Home » News & Insights » How the Structure of a Reg A Offering Can Be Critical to Its Success

How the Structure of a Reg A Offering Can Be Critical to Its Success

by | Mar 8, 2022 | Regulation A

Structure of Regulation A Offering

Under Regulation A (Reg A), an issuer has the flexibility to adjust the structure of its securities offering to generate greater potential interest from prospective investors, independent broker-dealers, and registered investment advisors (RIAs).

For example, a well-structured offering can help overcome concerns that potential investors may have regarding the liquidity of a Reg A investment by guaranteeing an exit date for the investment. For investors and issuers concerned about costs, an offering may be designed to reduce the impact of the fees and commissions payable to distribution professionals associated with raising capital, often called the deal “load.”

This flexibility is one of the advantages of the Reg A offering process. Reg A provides an alternative to the traditional SEC registration process for public offerings. It has two offering tiers: Tier 1, for offerings of up to $20 million in a 12-month period, and Tier 2, for offerings of up to $75 million in a 12-month period. (For offerings of up to $20 million, issuers may elect to proceed under the requirements of either Tier 1 or Tier 2.)

Addressing Liquidity and Timing

Reg A provides an exemption from traditional SEC registration requirements and reduces the red tape and expenses that have long been a barrier to many companies in raising capital in public markets. However, the market for Reg A offerings is still developing. Reg A has been operative in its current form since just 2015, and the SEC increased the upper limits for Tier 2 offerings only recently to attract more deals and investor interest. As a result, investors and their advisors may question their ability to remain liquid with an investment in a less-active market. While investors may have faith in a company’s business model and potential returns, they may still want a guarantee that they can exit the investment quickly if an unforeseen event occurs. 

Working with counsel, a company can address these potential concerns by structuring its Reg A offering to include redemption or early payment features that may be used to provide a certain level of liquidity for investors. These provisions may include discounts on the investor’s capital or notice requirements (often 90 days), but they also deliver a degree of risk reduction for the investor.

In addition, companies should remain nimble about the type of security they are offering under Reg A. Consider the case of a client who wished to go to market with a Reg A offering, originally structured to offer equity in the company. During preparation for the offering, the company received feedback from broker-dealers and RIAs that its reception would be stronger among investors if they had a date certain for exiting the investment. In response, the company abandoned the equity structure in favor of a 5.5-year bond offering with a quarterly contingent interest payment (which gives investors greater upside if the company hits certain milestones). While the new structure meant the company was required to increase its asset reserves, it was able to help ensure that its Reg A offering would be received more favorably by the market.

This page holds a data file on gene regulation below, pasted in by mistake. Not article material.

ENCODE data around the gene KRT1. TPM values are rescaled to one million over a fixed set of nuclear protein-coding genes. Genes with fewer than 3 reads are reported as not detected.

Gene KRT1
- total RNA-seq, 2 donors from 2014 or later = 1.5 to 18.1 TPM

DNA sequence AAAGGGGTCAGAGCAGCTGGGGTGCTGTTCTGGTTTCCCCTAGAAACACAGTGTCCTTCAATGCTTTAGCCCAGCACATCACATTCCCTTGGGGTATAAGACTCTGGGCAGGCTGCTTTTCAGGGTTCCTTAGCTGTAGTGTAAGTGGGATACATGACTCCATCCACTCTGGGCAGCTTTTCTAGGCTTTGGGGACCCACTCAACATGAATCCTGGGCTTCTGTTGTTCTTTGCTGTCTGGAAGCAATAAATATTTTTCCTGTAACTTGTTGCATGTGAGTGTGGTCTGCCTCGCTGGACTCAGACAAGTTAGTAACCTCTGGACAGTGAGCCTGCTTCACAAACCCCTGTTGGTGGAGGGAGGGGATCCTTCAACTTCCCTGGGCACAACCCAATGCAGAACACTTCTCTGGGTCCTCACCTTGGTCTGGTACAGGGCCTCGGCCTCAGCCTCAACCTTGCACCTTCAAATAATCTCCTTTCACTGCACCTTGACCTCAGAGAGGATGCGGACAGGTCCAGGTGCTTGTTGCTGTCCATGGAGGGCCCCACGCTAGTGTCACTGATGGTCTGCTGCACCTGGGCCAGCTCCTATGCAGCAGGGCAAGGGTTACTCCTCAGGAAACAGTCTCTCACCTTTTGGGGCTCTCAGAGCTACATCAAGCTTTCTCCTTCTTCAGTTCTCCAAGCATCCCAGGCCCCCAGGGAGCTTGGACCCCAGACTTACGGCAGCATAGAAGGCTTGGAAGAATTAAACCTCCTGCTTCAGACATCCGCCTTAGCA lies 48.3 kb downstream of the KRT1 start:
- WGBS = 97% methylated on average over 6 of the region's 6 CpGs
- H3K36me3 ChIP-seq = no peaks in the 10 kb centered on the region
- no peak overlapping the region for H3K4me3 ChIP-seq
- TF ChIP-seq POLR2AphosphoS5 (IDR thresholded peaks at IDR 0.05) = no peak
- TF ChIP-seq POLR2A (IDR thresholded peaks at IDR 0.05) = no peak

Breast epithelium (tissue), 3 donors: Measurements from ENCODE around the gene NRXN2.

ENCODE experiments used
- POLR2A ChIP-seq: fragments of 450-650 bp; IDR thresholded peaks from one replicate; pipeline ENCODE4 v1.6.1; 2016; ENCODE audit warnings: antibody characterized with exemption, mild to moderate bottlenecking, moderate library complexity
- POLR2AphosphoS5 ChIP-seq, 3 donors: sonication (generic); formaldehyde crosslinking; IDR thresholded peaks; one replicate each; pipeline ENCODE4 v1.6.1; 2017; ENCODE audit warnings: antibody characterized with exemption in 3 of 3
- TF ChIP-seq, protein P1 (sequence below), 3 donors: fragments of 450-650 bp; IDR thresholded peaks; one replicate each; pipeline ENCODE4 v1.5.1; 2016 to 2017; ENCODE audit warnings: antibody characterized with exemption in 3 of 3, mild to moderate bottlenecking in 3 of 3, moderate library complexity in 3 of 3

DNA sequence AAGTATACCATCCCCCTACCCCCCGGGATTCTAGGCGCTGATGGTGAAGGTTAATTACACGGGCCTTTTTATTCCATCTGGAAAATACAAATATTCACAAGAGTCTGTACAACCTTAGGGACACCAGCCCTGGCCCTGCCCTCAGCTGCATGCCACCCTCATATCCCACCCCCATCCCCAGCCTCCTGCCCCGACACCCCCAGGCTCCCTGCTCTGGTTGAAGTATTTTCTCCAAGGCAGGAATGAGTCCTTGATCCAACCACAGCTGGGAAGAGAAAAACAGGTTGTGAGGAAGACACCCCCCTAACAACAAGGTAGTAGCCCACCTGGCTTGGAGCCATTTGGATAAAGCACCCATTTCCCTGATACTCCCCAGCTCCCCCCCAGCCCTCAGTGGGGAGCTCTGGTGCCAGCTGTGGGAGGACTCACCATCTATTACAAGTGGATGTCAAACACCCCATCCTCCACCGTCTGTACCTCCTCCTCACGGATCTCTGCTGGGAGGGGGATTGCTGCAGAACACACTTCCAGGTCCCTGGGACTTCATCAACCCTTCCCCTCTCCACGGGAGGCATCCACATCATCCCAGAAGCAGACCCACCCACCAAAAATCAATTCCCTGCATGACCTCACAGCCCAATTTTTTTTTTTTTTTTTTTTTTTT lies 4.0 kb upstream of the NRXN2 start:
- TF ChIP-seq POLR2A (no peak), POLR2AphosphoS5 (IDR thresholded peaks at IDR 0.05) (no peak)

A Lighter “Load”

Another primary issue when structuring a Reg A offering is the load associated with independent broker-dealers. The company and investors alike may be concerned that the load diverts significant capital away from the enterprise and its core business functions. 

To lessen the immediate impact of distribution-related costs, particularly at the beginning of an offering, many deals have been structured to pay a portion of the independent broker-dealers’ commission upfront with the balance paid over time. The structure may provide renewal features for investments that give brokerage professionals additional fees over time to lower front-end costs. While issuers should be cautioned that this approach will not reduce the load by an enormous sum, it will permit a noticeable front-end reduction that allows more money to remain in working capital for the company’s operations.

Strong working relationships with broker-dealers and RIAs are critical to the process. Outside counsel with close ties to these communities can be particularly helpful in negotiating more favorable load terms and developing creative solutions that can help improve a Reg A offering’s chances of success.

To learn more about how we assist companies through the Reg A process, contact us for a consultation.